Before 2006, Cote d'Ivoire did not participate in a single World Cup. Brazil is now their third successive appearance at the quadrennial tournament.
In Fortaleza, they were less than a minute away from successfully plotting a path out of a tricky group, and perhaps inspiring Ghana, Nigeria and Algeria to join them in the Round of 16, only to be harshly denied by the last kick of the match.
Video replays suggest that coach Sabri Lamouchi's side were victims of the latest incident in a string of poor officiating at this World Cup. In the 93rd minute, Greek striker Georgios Samaras clumsily tripped himself after a miskick and won a penalty, sinking hearts and piquing disbelief.
The West Africans had just cause to lambaste the officials, as many did at New Ivoire Restaurant, an intimate hub for New York's Ivorian community in Harlem. But more stoic supporters in attendance understood the brutal truth: This squad, blessed with the finest players in its history, had faded with little to show on the world stage.
The sight of each player locked shoulder to shoulder during national anthems offered a fleeting glimpse of their golden generation, led by captain Didier Drogba, 36, and midfield titan Yaya Touré, 31.
Brazil will most likely be the last World Cup for both players.
Drogba, a national hero, is his country's highest-ever goal scorer, most memorably leading his side to the 2006 African Cup of Nations final. Last year, the former Chelsea striker's foundation announced the building of five new specialized clinics throughout Cote d'Ivoire. His image is ubiquitous across much of West Africa, adorning billboards and barbershops.
A packed crowd at New Ivoire saluted Drogba with deafening applause and well wishes in pidgin French.
Less adoration was reserved for Salomon Kalou, 28, a stalwart with perennially frustrating decision-making in key attacking areas, and Touré, the free-scoring fulcrum of Manchester City's title-winning side.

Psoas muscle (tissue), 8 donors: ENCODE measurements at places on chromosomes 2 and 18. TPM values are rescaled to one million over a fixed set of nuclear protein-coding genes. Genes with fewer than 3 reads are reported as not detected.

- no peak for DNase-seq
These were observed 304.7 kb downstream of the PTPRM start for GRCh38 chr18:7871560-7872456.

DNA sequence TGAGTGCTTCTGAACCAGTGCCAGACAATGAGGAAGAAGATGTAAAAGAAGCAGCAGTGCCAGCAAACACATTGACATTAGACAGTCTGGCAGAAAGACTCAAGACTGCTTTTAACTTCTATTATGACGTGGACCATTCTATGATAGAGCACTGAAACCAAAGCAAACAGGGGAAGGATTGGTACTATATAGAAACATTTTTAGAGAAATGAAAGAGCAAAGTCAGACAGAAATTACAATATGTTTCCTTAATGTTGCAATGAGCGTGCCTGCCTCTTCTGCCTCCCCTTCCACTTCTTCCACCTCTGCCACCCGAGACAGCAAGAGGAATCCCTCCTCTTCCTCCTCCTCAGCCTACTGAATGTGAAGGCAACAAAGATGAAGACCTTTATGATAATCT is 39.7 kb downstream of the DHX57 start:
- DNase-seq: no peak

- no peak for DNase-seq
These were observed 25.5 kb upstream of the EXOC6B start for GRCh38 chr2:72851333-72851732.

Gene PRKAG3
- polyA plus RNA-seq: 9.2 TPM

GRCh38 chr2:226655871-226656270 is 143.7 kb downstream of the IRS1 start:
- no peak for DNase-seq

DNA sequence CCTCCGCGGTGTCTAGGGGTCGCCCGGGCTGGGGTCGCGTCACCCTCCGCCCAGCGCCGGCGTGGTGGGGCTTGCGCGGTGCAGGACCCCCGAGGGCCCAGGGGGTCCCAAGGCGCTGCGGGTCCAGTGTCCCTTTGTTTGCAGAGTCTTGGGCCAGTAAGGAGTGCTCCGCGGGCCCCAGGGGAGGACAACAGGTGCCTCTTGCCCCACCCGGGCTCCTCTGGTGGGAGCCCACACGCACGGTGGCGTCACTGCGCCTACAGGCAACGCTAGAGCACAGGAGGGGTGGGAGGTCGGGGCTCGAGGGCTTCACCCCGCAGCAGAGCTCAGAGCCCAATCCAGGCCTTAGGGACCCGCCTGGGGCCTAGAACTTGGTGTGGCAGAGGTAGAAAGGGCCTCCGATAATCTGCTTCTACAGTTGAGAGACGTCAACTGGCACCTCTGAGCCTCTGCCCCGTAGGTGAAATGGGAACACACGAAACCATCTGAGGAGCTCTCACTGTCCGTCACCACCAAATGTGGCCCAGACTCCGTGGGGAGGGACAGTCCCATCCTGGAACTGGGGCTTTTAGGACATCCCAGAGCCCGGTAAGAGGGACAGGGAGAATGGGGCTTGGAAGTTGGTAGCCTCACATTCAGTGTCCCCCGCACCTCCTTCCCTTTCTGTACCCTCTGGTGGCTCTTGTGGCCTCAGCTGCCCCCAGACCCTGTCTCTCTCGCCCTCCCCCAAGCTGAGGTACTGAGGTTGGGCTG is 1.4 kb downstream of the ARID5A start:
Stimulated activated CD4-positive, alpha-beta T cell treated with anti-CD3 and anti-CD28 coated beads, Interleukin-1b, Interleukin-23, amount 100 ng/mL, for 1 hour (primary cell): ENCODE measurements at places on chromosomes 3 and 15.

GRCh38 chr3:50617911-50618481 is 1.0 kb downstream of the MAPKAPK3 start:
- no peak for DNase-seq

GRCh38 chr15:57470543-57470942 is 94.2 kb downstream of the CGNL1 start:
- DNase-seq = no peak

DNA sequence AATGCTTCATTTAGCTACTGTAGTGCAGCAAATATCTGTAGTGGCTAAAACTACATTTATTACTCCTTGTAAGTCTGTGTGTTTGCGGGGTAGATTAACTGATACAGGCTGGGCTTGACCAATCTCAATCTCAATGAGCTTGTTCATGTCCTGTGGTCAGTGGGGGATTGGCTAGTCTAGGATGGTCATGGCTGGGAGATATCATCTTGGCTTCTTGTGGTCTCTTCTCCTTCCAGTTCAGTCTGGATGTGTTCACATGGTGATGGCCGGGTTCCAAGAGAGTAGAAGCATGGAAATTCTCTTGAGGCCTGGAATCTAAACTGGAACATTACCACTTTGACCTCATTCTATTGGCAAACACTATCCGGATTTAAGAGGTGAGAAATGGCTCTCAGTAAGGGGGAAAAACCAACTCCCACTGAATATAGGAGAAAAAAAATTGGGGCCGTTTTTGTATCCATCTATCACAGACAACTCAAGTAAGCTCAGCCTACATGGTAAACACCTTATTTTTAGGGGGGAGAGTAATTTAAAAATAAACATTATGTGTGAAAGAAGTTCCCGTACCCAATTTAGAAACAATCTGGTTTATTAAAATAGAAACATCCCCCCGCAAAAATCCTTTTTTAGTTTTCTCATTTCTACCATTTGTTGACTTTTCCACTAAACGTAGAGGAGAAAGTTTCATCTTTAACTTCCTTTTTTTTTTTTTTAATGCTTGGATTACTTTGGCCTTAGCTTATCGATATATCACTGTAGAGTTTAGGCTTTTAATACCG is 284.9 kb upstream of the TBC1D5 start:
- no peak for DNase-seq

Some in the orange-draped Harlem eatery genuinely believed Touré has prioritized his club over country, his weekly six-figure salary over national desire. But the Cote d'Ivoire president's potentially corrosive pledge to double the cash bonuses for each player if they avoided a group stage exit did not have the desired effect, either.
Lamouchi's successor would do well to build a new squad around the attacking prowess of its standout fullback, Serge Aurier, just as Juande Ramos' UEFA Cup–winning Sevilla side did with Brazil's Dani Alves in 2006. Aurier's mature wide play formed Cote d'Ivoire's most positive moments, yielding assists that sealed a comeback against Japan.
But whether elite leadership will emerge again to champion a new generation remains uncertain. The complacent last stand of Les Elephants' golden generation remains inexplicable, now merely an afterthought in the annals of World Cup lore.
Vik Sohonie, a recent graduate of Columbia Journalism School, reports on immigrant communities and founded the music label Ostinato Records.